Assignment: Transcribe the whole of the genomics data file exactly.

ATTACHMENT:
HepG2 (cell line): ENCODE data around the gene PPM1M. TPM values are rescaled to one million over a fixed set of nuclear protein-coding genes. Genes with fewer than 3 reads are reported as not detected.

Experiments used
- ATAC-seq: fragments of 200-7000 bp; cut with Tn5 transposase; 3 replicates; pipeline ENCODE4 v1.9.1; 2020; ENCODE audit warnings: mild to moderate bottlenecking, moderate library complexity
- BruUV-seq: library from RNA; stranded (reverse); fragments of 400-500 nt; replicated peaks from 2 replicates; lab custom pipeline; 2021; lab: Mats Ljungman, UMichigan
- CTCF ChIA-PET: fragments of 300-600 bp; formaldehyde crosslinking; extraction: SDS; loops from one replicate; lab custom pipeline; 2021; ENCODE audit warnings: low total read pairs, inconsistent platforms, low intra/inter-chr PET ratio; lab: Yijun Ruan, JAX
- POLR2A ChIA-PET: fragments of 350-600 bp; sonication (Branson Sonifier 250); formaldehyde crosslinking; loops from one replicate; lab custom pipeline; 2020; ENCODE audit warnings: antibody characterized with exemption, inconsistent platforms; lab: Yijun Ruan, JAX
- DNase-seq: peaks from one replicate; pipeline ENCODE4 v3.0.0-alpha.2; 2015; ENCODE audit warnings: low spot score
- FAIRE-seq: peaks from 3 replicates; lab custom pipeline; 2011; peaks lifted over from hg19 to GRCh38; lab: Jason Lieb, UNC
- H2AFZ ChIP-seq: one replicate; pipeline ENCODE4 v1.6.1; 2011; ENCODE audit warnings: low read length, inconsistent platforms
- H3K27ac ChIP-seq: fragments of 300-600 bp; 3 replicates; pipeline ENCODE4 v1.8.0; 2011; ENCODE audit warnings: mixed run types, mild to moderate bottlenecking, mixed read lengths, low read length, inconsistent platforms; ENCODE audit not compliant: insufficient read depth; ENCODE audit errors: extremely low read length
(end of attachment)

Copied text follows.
HepG2 (cell line): ENCODE data around the gene PPM1M. TPM values are rescaled to one million over a fixed set of nuclear protein-coding genes. Genes with fewer than 3 reads are reported as not detected.

Experiments used
- ATAC-seq: fragments of 200-7000 bp; cut with Tn5 transposase; 3 replicates; pipeline ENCODE4 v1.9.1; 2020; ENCODE audit warnings: mild to moderate bottlenecking, moderate library complexity
- BruUV-seq: library from RNA; stranded (reverse); fragments of 400-500 nt; replicated peaks from 2 replicates; lab custom pipeline; 2021; lab: Mats Ljungman, UMichigan
- CTCF ChIA-PET: fragments of 300-600 bp; formaldehyde crosslinking; extraction: SDS; loops from one replicate; lab custom pipeline; 2021; ENCODE audit warnings: low total read pairs, inconsistent platforms, low intra/inter-chr PET ratio; lab: Yijun Ruan, JAX
- POLR2A ChIA-PET: fragments of 350-600 bp; sonication (Branson Sonifier 250); formaldehyde crosslinking; loops from one replicate; lab custom pipeline; 2020; ENCODE audit warnings: antibody characterized with exemption, inconsistent platforms; lab: Yijun Ruan, JAX
- DNase-seq: peaks from one replicate; pipeline ENCODE4 v3.0.0-alpha.2; 2015; ENCODE audit warnings: low spot score
- FAIRE-seq: peaks from 3 replicates; lab custom pipeline; 2011; peaks lifted over from hg19 to GRCh38; lab: Jason Lieb, UNC
- H2AFZ ChIP-seq: one replicate; pipeline ENCODE4 v1.6.1; 2011; ENCODE audit warnings: low read length, inconsistent platforms
- H3K27ac ChIP-seq: fragments of 300-600 bp; 3 replicates; pipeline ENCODE4 v1.8.0; 2011; ENCODE audit warnings: mixed run types, mild to moderate bottlenecking, mixed read lengths, low read length, inconsistent platforms; ENCODE audit not compliant: insufficient read depth; ENCODE audit errors: extremely low read length